Opinion | The University of Iowa should be striving towards more universal design

Basic things like image descriptions, captioning, and accessible fonts should be standard for University of Iowa media.


Dimia Burrell

The outside of the Student Disability Center in the Old Capitol Mall is seen in Iowa City on Tuesday, March 1, 2022.

Yassie Buchanan, Opinions Columnist

It is deaf history month, and from social media platforms to pre-recorded lectures, more needs to be done to make sure the University of Iowa is accessible to all populations. The more I have learned about accessibility and universal design from having done diversity, equity, and inclusion work with Dance Marathon the more my eyes are open to how we are lacking when it comes to creating accessible environments.

I went to “educationals” and held a listening session that covered what universal design is, what accommodations can be made, and how these things can be implemented to better serve everyone.

Universal design refers to creating spaces that are accessible to all without any need for accommodations. Where possible, the university should be striving for universal design. However, I can see this lacking in my own classes.

In my classes, none of my pre-recorded lectures posted on ICON are captioned, and there is no way to turn on auto-captions. While on Instagram, I noticed only a handful of university accounts used photo image descriptions.

Photo image descriptions are used under image captions to describe what is in the photo. People who are visually impaired or blind can use screen reading programs to know what is in the photo. Both of these things are relatively simple ways to ensure there is some basis of accessibility.

As of right now, students with disabilities who need accommodations must go through student disabilities services. For deaf and hard-of-hearing populations, there is an application and intake process. From there, you can share your accommodations with your professors, and communication between the students, professor, and disabilities services continues.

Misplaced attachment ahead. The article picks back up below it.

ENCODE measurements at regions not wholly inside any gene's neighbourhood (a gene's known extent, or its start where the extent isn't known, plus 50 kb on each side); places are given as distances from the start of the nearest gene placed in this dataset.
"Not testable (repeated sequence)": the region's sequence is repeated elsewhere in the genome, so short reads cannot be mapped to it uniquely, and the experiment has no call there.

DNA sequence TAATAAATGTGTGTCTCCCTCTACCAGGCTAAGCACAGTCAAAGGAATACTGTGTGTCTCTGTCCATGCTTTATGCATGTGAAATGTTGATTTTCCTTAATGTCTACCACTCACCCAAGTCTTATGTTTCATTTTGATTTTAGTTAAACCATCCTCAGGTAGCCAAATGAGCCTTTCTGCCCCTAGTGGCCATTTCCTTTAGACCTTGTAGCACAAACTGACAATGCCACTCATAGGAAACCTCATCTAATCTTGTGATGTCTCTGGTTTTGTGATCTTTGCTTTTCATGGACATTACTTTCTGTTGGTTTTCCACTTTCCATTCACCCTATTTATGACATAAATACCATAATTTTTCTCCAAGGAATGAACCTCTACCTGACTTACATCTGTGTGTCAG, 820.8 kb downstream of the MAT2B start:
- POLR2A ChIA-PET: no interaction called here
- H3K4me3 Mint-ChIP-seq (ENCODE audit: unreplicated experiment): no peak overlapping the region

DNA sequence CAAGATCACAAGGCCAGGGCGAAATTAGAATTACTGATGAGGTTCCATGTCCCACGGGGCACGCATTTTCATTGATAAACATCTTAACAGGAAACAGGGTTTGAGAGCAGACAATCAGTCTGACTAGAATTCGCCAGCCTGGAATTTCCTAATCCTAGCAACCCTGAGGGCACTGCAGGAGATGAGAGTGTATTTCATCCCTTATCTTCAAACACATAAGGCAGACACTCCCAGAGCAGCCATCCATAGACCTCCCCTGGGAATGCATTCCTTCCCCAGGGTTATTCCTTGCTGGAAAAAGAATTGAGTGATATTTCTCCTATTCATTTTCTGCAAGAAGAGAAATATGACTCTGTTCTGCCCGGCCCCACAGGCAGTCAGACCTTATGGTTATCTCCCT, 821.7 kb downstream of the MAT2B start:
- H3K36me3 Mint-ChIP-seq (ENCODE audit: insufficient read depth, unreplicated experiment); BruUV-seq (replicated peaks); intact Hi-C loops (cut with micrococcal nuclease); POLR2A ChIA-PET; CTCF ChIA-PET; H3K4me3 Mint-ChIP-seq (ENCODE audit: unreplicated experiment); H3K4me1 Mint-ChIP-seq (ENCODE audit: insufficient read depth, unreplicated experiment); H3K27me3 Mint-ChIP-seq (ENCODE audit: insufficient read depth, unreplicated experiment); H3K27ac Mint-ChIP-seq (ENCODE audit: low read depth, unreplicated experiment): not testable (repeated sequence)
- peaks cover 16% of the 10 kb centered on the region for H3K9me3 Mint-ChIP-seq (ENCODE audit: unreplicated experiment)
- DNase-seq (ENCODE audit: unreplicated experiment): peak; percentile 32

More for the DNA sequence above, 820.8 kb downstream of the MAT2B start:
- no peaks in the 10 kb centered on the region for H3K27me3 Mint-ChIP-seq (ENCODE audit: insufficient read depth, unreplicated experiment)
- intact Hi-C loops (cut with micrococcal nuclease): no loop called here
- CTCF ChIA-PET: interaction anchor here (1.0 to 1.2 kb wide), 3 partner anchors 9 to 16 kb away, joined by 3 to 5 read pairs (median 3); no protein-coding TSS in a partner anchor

Once these accommodations are set there are also sign language interpreters, captioning services, as well as accessible media requirements for professors.

While it is necessary to establish these needs and provide services, students with disabilities should not have to jump through hoops to seek an education when it comes to things like captioning pre-recorded lectures or using photo identifiers on social media.

Using accessible fonts like arial or calibri, accessible colors, photo identifiers, and captioning should all be a standard for the university. All staff should be trained on how to caption or, at minimum, have auto-generated captions on lectures. There should also be training on what fonts are accessible for visually impaired individuals and what colors are accessible for people affected by color blindness.

To create an effective learning and living environment that keeps students at Iowa, these issues need to be addressed. According to the American Institute for Research, poor accessibility leads to poor retention rates. They found that 46 percent of students with disabilities left high school to go on to college and of that group just 40 percent graduated.

From 2020 to 2021, there was a slight net increase of five faculty and staff at Iowa who self-reported as having a disability. Although there is no data specific to Iowa, the most recent numbers show 19.4 percent of students in college have a disability.

Although it may seem like a small number of students have disabilities, this number is likely smaller than the actual population size because of students who do not self-report.

As an able-bodied person who does not live with any disabilities, it is easy to settle in my privilege and gloss over the ways certain environments are inaccessible. However, we all need to confront our understanding of disability and access to advocate for more inclusive spaces.

Students with disabilities should not always have to ask for extra accommodations to get an education. Things like photo identification, captioning, clear ramps and elevators are all things faculty, staff, and students should have access to.

Columns reflect the opinions of the authors and are not necessarily those of the Editorial Board, The Daily Iowan, or other organizations in which the author may be involved.